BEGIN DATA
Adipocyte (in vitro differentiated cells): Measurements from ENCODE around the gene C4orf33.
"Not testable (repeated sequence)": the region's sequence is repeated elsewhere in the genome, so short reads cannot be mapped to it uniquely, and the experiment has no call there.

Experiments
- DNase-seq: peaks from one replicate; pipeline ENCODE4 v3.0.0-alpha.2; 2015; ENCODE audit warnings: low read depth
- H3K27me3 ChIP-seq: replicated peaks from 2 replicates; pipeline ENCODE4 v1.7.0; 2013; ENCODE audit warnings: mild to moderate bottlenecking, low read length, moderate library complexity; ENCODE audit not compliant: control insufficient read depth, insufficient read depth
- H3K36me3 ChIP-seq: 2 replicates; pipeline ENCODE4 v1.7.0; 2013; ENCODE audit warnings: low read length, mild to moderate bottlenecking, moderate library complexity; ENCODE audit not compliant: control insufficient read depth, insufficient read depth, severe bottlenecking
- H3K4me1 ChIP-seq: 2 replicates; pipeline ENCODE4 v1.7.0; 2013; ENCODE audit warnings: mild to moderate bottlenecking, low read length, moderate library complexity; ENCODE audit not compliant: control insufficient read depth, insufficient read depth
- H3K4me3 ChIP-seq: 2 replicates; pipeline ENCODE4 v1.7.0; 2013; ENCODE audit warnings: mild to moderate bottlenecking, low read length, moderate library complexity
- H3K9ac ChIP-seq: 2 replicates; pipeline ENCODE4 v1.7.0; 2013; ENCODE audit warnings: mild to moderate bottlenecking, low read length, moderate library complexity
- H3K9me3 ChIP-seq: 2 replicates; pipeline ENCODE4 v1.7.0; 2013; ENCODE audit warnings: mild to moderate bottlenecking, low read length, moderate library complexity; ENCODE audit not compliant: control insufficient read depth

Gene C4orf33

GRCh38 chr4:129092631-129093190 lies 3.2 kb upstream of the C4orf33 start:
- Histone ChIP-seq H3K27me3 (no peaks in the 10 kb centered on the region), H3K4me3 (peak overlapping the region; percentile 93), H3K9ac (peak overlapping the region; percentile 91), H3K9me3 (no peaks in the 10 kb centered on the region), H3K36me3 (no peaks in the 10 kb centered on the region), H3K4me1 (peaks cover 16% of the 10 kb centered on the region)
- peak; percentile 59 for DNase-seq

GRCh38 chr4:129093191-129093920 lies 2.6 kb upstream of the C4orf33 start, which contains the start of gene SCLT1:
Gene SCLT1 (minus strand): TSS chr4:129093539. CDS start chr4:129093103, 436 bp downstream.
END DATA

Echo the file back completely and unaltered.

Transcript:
Adipocyte (in vitro differentiated cells): Measurements from ENCODE around the gene C4orf33.
"Not testable (repeated sequence)": the region's sequence is repeated elsewhere in the genome, so short reads cannot be mapped to it uniquely, and the experiment has no call there.

Experiments
- DNase-seq: peaks from one replicate; pipeline ENCODE4 v3.0.0-alpha.2; 2015; ENCODE audit warnings: low read depth
- H3K27me3 ChIP-seq: replicated peaks from 2 replicates; pipeline ENCODE4 v1.7.0; 2013; ENCODE audit warnings: mild to moderate bottlenecking, low read length, moderate library complexity; ENCODE audit not compliant: control insufficient read depth, insufficient read depth
- H3K36me3 ChIP-seq: 2 replicates; pipeline ENCODE4 v1.7.0; 2013; ENCODE audit warnings: low read length, mild to moderate bottlenecking, moderate library complexity; ENCODE audit not compliant: control insufficient read depth, insufficient read depth, severe bottlenecking
- H3K4me1 ChIP-seq: 2 replicates; pipeline ENCODE4 v1.7.0; 2013; ENCODE audit warnings: mild to moderate bottlenecking, low read length, moderate library complexity; ENCODE audit not compliant: control insufficient read depth, insufficient read depth
- H3K4me3 ChIP-seq: 2 replicates; pipeline ENCODE4 v1.7.0; 2013; ENCODE audit warnings: mild to moderate bottlenecking, low read length, moderate library complexity
- H3K9ac ChIP-seq: 2 replicates; pipeline ENCODE4 v1.7.0; 2013; ENCODE audit warnings: mild to moderate bottlenecking, low read length, moderate library complexity
- H3K9me3 ChIP-seq: 2 replicates; pipeline ENCODE4 v1.7.0; 2013; ENCODE audit warnings: mild to moderate bottlenecking, low read length, moderate library complexity; ENCODE audit not compliant: control insufficient read depth

Gene C4orf33

GRCh38 chr4:129092631-129093190 lies 3.2 kb upstream of the C4orf33 start:
- Histone ChIP-seq H3K27me3 (no peaks in the 10 kb centered on the region), H3K4me3 (peak overlapping the region; percentile 93), H3K9ac (peak overlapping the region; percentile 91), H3K9me3 (no peaks in the 10 kb centered on the region), H3K36me3 (no peaks in the 10 kb centered on the region), H3K4me1 (peaks cover 16% of the 10 kb centered on the region)
- peak; percentile 59 for DNase-seq

GRCh38 chr4:129093191-129093920 lies 2.6 kb upstream of the C4orf33 start, which contains the start of gene SCLT1:
Gene SCLT1 (minus strand): TSS chr4:129093539. CDS start chr4:129093103, 436 bp downstream.